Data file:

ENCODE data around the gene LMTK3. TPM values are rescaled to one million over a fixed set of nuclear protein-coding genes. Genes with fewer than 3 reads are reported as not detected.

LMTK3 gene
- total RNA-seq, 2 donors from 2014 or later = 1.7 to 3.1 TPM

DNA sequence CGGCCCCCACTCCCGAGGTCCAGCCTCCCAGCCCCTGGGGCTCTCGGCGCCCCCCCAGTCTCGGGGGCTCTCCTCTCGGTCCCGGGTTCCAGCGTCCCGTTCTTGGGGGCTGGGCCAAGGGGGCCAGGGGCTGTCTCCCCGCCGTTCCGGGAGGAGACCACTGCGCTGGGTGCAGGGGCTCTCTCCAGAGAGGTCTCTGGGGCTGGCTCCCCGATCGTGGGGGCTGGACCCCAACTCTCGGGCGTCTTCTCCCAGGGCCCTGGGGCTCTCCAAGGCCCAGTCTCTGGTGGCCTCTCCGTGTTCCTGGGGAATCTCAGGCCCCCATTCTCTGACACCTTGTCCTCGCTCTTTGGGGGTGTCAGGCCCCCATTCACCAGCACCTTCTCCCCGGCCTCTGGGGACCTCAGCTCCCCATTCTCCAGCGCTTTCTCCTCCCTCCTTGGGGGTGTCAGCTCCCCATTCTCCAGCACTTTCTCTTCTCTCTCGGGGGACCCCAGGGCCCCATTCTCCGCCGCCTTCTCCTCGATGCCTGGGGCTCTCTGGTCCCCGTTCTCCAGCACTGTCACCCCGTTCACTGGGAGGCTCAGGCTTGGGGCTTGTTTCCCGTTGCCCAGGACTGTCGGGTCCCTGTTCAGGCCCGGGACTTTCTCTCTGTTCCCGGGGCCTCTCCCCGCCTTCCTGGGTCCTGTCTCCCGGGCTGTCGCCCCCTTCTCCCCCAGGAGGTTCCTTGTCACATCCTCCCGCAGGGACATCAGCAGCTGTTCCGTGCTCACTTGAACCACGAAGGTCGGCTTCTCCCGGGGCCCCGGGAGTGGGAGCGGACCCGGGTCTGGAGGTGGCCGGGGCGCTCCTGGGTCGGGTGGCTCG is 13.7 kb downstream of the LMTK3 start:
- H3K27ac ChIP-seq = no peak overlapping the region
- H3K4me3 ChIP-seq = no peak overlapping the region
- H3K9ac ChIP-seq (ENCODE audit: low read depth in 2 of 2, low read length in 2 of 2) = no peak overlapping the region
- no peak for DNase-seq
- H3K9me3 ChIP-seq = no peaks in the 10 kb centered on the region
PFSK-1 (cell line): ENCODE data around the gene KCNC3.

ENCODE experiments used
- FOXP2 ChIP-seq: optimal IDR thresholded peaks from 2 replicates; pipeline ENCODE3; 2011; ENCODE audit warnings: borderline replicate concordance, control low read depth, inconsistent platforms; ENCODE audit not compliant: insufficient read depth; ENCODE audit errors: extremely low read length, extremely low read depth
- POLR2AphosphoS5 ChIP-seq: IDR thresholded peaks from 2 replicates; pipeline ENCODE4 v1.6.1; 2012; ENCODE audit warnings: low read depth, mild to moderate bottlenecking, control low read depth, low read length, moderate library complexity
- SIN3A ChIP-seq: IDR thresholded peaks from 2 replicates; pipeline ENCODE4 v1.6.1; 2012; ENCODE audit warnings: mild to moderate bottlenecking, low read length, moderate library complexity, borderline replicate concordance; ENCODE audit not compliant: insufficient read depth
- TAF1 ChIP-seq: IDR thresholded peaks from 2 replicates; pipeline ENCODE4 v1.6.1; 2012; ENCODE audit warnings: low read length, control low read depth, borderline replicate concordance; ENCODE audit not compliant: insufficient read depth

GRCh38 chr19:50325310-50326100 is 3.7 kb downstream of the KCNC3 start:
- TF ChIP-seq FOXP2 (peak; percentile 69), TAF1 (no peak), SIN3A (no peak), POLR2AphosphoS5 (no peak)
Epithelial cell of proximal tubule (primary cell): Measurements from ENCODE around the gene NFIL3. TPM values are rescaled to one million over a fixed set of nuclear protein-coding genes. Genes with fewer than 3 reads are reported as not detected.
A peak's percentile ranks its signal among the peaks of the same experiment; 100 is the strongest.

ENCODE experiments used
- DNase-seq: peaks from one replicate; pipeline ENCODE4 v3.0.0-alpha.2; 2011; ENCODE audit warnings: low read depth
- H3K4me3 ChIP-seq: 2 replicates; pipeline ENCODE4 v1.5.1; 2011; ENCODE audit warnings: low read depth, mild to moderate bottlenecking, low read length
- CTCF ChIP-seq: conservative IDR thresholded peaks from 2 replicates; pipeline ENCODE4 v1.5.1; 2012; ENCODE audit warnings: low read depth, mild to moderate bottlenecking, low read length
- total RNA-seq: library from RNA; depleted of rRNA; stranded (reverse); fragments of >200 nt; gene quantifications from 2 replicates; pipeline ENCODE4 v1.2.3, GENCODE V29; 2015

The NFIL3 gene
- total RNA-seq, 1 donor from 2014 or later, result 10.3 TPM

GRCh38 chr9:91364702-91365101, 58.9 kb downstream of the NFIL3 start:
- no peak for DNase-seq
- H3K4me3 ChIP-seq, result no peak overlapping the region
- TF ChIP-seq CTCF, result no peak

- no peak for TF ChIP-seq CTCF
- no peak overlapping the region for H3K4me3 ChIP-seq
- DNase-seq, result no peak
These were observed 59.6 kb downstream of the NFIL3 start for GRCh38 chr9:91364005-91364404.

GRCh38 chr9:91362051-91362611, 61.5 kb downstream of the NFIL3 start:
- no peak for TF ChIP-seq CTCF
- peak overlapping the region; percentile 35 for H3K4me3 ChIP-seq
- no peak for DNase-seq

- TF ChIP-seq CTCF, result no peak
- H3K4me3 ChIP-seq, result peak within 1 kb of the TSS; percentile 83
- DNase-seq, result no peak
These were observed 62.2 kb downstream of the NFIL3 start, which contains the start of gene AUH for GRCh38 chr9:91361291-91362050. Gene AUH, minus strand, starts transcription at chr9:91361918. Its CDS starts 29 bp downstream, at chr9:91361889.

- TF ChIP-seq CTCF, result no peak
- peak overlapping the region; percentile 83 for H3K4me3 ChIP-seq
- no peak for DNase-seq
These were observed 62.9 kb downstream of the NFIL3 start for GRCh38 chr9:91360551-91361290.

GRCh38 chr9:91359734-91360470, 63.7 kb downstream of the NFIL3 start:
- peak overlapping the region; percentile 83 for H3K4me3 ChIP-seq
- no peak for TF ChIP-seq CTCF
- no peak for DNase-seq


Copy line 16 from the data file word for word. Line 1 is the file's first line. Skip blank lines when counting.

GRCh38 chr19:50325310-50326100 is 3.7 kb downstream of the KCNC3 start: